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Full Text Reviews:
Booklist - 05/01/2014 *Starred Review* Albie almost understands why he is starting fifth grade at a new school. It’s got something to do with the things he can’t quite do, like subtract numbers inside his head or figure out the words in books. Fortunately, Albie also gets a kindhearted new sitter named Calista, who can turn Albie’s sadness into happiness simply through the magic of donuts. But even Calista can’t stop the mean kid at school from calling Albie names, or make Albie’s parents see how hard he tries in school. As every kid knows, some problems take more than donuts to solve. Graff (A Tangle of Knots, 2013) creates a heartfelt portrait of a child searching for nothing more than a safe place to thrive. The story is parsed into short chapters that can stand alone as mini-stories, perfect for young readers who aren’t ready to tackle full pages of text. This format is also well suited to presenting the incremental steps of Albie’s evolution from bewildered victim to hero of his own story. Beautifully written, Albie’s story is accessible and dignified, with a gentle message that will touch any reader’s heart. Middle-grade readers will love the references to Dav Pilkey’s inexhaustibly popular Captain Underpants series, which has introduced so many children to the fun side of reading. A perfect book to share with struggling readers. - Copyright 2014 Booklist.
School Library Journal - 05/01/2014 Gr 4–6—Albie, an only child living in New York City, has learning difficulties. No matter how hard he tries to give the correct change to the takeout delivery guy, or get all his spelling words correct, he inevitably fails to get it right. When readers meet the fifth-grader, he's just left his fancy private school and is about to be the new kid at public school. His dad is mostly absent and forgetful, except when demanding that Albie try harder. His mom tells him that Dav Pilkey's "Captain Underpants" (Scholastic) is for babies, and gives him Esther Forbes's Johnny Tremain instead. His exacting Korean grandfather predicts that he will end up in a ditch. At school, despite some sympathetic teachers, he is bullied and teased. His only friend is Betsy, reserved and bullied herself. Things begin to change when Albie gets a new babysitter. Calista is an artist and definitely unusual: she makes a cover for Albie's Captain Underpants that says "Johnny Tremain." She takes him for donuts and to art exhibits and, most importantly, she likes him for who he is. Albie's just-believable naiveté leads him into social difficulties as he is given an opportunity to be one of the "cool" kids, even though this entails abandoning his friendship with Betsy. Despite the fact that Graff is scrupulously honest in refusing to provide a conveniently happy ending, Albie comes through significant emotional hardship to a genuine sense of self-worth. Albie himself would find this book inviting at first glance: short chapters, an accessible sans serif font, and plenty of white space, and even his mom might think it acceptable for a fifth grader.—Sue Giffard, Ethical Culture Fieldston School, New York City - Copyright 2014 Publishers Weekly, Library Journal and/or School Library Journal used with permission.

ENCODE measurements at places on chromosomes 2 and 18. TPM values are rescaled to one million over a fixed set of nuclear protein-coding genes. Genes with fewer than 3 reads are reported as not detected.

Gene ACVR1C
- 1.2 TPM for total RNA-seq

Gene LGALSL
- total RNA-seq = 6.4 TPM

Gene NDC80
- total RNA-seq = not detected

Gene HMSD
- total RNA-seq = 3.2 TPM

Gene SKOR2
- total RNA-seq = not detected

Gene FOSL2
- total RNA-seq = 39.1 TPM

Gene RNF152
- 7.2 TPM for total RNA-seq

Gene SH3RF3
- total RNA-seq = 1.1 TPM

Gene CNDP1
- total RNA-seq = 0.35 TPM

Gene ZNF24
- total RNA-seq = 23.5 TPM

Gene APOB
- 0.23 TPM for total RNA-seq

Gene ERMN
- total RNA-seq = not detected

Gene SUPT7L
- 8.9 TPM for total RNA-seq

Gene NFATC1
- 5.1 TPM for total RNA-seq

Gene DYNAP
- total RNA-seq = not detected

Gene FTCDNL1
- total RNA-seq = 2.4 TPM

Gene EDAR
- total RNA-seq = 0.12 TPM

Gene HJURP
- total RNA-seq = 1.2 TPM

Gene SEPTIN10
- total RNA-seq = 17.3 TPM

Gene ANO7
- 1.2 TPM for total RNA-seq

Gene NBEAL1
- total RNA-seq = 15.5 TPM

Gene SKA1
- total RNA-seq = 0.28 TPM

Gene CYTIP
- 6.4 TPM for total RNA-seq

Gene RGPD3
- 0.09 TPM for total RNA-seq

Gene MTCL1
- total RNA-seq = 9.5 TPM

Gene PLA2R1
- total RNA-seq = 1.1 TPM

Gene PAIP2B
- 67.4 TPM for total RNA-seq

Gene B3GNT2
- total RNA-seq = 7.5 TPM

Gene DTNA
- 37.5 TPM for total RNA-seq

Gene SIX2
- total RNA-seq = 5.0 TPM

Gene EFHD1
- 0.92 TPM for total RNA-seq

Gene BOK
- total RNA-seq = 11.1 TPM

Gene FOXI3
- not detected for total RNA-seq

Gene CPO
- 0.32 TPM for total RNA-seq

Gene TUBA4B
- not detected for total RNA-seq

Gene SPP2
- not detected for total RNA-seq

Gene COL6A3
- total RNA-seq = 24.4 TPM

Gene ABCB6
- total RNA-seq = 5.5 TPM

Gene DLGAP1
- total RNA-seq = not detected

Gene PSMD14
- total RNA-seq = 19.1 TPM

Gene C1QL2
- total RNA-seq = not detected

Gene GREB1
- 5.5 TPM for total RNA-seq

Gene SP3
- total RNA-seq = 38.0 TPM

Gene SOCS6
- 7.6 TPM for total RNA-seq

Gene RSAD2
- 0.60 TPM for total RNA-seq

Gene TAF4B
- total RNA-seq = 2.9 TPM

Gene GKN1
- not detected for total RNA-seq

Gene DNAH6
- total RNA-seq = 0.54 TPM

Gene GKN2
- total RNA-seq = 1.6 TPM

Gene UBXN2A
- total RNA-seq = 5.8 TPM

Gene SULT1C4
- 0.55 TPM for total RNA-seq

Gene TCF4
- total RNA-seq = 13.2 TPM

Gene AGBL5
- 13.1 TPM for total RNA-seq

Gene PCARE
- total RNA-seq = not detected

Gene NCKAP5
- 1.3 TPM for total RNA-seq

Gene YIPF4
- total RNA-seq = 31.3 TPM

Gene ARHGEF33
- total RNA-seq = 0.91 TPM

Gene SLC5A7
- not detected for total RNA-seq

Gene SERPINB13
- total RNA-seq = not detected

Bulletin for the Center... - 09/01/2014 When Albie isn’t able to keep his grades up at his prestigious prep school despite his best efforts, he has to leave his fifth-grade classroom and his best pal Erlan to attend local public school. Despite Albie’s parents’ insistence that he just isn’t working hard enough and his Korean grandfather’s belittling, however, his new nanny, Calista, believes in his ability to do well,. The new school turns out to be a good fit, with an understanding teacher for math club, chances to read Captain Underpants, and new friend in Betsy, who gets teased for her stutter. With his upcoming appearance in a reality show featuring Erlan’s family, Albie gets a brief pass into the cool kids’ clique at school and drops Betsy, but he’s quickly abandoned by his fair-weather friends after his bit in the show gets cut. Calista gets sacked by his parents for allowing Albie to stay home to avoid dealing with the fallout, and he’s left to mend relationships with his parents, Erlan, and Betsy on his own. Graff (The Thing about Georgie, BCCB 4/07) again draws on her ability to create rich lifeworlds for her characters to present a boy who is gifted in many ways-just not the ways that people around him value-and who is just beginning to realize that the adults in his life are fallible. Though Albie’s difficulties in school aren’t completely explained (his difficulty with social cues and love of detailed rules possibly place him on the spectrum), it’s a realistic portrait for kids with learning difficulties. As with Sloan’s Counting by 7s (BCCB 9/13), this is a sharp portrait of an outsider’s inner perspective, and Albie’s coming to terms with himself will be cheered by many. TA - Copyright 2014 The Board of Trustees of the University of Illinois.